-Non-discrimination rules are extended to insurance plans. That is, management may not have a richer benefit plan than non-management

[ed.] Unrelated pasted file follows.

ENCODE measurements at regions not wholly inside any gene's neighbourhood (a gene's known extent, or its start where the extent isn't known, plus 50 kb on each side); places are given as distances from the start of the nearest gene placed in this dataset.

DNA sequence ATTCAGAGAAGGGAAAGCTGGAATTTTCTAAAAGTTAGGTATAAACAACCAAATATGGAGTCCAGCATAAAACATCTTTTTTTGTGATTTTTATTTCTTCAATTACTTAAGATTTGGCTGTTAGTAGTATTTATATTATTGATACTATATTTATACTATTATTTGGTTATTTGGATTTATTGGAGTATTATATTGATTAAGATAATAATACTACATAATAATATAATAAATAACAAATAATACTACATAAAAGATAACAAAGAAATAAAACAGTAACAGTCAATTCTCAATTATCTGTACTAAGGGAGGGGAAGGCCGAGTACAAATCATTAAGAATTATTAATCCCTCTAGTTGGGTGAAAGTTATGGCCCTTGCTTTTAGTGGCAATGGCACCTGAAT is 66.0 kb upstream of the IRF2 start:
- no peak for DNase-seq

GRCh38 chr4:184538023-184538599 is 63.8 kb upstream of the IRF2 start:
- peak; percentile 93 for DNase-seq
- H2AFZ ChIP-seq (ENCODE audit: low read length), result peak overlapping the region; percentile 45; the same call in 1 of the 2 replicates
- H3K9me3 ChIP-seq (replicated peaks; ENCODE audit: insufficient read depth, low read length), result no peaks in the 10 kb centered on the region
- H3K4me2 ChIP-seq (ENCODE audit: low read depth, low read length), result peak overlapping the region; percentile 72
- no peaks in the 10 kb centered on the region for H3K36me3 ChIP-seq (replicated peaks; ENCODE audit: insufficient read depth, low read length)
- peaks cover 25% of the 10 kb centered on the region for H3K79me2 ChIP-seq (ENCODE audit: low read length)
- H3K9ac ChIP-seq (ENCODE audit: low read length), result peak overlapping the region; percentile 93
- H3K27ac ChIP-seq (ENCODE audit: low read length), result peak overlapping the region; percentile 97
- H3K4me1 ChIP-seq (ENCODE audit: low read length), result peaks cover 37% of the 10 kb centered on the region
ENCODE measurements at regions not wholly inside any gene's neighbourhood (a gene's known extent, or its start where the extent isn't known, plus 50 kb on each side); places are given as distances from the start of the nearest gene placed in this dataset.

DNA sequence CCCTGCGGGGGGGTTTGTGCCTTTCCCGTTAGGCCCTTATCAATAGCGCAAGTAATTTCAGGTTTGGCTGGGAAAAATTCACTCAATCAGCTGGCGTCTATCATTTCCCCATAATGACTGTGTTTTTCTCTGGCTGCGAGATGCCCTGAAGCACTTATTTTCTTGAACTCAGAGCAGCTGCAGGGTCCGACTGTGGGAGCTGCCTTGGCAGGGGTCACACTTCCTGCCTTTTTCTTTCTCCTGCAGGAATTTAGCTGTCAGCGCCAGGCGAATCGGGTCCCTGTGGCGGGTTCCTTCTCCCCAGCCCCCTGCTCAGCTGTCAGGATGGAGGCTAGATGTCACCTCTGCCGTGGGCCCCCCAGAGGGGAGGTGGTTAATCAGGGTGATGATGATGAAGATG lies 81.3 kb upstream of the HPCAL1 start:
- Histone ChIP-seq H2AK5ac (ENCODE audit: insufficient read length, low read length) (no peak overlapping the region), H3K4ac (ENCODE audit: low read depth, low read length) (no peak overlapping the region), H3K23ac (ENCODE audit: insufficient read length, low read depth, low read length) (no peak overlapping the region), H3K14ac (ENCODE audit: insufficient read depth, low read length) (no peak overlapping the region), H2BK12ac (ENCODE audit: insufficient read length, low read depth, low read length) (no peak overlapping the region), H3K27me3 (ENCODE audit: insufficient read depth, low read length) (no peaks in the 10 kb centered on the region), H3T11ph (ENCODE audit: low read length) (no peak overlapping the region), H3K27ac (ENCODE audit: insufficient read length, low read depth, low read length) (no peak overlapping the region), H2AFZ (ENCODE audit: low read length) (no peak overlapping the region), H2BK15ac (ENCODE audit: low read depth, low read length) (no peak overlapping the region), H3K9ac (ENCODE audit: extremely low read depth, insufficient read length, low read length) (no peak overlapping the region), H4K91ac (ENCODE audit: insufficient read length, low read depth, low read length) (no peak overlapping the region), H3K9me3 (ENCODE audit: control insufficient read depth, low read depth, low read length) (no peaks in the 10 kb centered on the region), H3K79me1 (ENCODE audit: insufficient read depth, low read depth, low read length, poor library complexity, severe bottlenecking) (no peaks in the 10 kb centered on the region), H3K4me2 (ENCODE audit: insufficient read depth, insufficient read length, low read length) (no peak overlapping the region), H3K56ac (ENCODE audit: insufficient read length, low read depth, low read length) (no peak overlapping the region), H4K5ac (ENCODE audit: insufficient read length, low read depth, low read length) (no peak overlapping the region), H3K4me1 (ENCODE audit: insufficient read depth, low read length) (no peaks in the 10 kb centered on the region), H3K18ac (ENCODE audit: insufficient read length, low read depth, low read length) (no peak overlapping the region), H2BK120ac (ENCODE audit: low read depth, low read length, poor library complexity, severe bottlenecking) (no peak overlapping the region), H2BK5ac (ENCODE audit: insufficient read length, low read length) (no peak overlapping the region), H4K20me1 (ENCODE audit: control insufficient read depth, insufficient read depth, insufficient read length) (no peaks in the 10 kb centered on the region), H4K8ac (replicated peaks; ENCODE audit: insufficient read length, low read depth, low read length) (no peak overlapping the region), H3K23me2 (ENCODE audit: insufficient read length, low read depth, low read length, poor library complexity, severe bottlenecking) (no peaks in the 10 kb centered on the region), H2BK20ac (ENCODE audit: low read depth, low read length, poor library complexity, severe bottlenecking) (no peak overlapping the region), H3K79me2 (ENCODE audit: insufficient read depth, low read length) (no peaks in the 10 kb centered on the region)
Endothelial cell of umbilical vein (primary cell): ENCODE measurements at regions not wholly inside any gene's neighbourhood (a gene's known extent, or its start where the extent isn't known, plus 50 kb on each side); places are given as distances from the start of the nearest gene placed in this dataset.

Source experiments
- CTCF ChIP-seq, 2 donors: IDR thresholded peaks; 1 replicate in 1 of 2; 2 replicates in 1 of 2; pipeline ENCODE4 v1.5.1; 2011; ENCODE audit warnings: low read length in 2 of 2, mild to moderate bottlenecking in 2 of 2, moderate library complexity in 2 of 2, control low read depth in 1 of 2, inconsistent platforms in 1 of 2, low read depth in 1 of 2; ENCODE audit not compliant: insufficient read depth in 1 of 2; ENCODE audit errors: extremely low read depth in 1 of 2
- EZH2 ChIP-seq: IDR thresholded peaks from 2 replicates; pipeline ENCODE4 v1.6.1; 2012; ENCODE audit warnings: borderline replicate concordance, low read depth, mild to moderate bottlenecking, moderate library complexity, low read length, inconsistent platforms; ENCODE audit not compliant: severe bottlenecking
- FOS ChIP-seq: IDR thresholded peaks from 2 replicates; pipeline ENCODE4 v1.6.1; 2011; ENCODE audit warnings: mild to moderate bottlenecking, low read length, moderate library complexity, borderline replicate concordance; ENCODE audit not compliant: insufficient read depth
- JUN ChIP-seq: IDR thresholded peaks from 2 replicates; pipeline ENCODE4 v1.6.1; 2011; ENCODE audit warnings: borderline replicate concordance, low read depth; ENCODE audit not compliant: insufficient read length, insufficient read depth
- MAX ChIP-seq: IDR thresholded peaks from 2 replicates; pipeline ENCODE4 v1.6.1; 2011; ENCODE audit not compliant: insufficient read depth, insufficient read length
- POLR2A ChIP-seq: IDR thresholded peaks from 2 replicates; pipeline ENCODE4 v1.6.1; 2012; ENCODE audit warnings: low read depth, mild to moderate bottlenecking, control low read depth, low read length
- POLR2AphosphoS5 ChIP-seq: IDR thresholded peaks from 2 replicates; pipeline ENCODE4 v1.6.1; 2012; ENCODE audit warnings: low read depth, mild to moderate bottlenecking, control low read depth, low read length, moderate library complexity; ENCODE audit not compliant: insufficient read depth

-Emergency care services must be treated as “in-network” without prior authorization